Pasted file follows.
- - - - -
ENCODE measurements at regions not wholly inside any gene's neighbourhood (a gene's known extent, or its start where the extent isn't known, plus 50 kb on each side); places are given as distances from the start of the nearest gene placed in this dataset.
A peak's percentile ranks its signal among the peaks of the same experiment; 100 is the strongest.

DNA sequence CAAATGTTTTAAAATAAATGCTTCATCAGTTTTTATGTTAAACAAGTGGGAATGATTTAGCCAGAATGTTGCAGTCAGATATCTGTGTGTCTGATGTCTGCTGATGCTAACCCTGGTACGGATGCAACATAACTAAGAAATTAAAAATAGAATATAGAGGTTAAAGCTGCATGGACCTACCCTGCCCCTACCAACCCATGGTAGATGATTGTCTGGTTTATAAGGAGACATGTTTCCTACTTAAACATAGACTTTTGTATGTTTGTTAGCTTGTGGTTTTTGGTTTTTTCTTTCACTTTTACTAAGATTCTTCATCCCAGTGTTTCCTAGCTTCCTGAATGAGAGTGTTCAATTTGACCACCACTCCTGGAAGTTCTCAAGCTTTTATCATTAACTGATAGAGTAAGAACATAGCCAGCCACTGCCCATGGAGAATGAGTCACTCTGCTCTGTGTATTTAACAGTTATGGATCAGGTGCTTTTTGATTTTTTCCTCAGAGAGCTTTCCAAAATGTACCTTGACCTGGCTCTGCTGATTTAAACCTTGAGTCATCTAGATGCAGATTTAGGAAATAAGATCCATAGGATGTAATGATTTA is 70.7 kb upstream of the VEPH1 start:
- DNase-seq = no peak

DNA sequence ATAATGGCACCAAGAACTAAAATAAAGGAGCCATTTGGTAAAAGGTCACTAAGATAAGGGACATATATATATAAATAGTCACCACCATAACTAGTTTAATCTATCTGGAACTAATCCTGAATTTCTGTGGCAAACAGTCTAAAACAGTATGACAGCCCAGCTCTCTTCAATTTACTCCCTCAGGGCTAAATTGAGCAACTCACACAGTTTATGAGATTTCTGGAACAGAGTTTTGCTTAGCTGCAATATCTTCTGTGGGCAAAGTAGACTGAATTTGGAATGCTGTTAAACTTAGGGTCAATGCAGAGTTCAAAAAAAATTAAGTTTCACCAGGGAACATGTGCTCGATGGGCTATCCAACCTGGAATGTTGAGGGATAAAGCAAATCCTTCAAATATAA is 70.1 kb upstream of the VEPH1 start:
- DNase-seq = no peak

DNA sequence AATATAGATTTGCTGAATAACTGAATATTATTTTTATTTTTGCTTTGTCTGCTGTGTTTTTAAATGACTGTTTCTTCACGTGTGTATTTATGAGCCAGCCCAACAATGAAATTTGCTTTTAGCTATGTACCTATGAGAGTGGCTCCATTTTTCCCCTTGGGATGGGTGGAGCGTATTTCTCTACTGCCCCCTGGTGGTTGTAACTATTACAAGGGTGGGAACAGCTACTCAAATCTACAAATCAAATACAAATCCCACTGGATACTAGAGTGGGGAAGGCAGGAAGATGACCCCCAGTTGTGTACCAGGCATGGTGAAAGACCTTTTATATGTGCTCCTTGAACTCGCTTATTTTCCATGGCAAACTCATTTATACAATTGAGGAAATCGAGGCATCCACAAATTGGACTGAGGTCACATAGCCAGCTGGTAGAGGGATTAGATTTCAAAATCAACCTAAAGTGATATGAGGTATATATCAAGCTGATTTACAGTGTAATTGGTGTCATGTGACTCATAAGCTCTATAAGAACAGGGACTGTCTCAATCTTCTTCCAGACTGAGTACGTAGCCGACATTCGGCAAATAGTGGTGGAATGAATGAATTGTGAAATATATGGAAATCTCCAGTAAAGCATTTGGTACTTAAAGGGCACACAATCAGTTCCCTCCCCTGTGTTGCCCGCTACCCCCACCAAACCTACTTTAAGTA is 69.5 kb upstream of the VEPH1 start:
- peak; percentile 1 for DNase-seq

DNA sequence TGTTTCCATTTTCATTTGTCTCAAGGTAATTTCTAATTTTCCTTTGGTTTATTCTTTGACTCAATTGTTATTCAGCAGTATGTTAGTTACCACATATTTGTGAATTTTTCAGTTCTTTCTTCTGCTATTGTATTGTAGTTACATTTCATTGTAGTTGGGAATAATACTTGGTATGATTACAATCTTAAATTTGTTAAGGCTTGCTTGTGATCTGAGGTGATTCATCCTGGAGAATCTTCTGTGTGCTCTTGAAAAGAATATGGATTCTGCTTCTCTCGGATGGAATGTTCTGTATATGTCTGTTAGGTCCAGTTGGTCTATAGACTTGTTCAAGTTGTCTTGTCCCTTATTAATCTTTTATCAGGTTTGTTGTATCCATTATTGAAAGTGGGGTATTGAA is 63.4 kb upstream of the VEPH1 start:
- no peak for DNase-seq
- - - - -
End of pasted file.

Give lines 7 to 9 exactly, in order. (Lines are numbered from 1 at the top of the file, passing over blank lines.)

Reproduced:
DNA sequence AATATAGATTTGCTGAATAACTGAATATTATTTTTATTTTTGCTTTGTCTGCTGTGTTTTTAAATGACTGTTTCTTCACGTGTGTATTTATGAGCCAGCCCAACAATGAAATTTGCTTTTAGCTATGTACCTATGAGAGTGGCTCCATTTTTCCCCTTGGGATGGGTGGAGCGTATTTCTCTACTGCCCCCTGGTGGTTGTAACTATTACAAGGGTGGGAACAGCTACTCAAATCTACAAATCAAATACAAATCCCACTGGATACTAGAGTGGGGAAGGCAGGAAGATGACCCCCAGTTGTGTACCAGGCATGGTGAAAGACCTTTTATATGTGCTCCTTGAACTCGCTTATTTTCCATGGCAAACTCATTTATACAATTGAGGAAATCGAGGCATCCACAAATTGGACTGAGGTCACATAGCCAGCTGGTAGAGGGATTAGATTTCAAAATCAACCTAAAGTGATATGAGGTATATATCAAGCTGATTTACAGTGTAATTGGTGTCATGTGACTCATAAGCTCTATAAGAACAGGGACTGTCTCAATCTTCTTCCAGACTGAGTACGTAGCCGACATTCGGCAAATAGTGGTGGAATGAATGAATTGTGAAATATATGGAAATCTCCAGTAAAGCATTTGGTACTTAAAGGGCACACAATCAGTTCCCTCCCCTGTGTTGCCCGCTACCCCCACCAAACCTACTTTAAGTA is 69.5 kb upstream of the VEPH1 start:
- peak; percentile 1 for DNase-seq

DNA sequence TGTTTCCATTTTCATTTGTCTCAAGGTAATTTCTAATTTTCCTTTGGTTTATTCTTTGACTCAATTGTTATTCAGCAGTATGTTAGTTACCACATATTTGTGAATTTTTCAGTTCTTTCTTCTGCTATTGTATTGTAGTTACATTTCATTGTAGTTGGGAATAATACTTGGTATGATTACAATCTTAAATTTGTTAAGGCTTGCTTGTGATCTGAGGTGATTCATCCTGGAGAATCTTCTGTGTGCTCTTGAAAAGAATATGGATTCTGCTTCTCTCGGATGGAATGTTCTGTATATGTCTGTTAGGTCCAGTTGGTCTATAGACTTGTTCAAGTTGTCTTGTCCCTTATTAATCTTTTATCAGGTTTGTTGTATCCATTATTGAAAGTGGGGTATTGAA is 63.4 kb upstream of the VEPH1 start: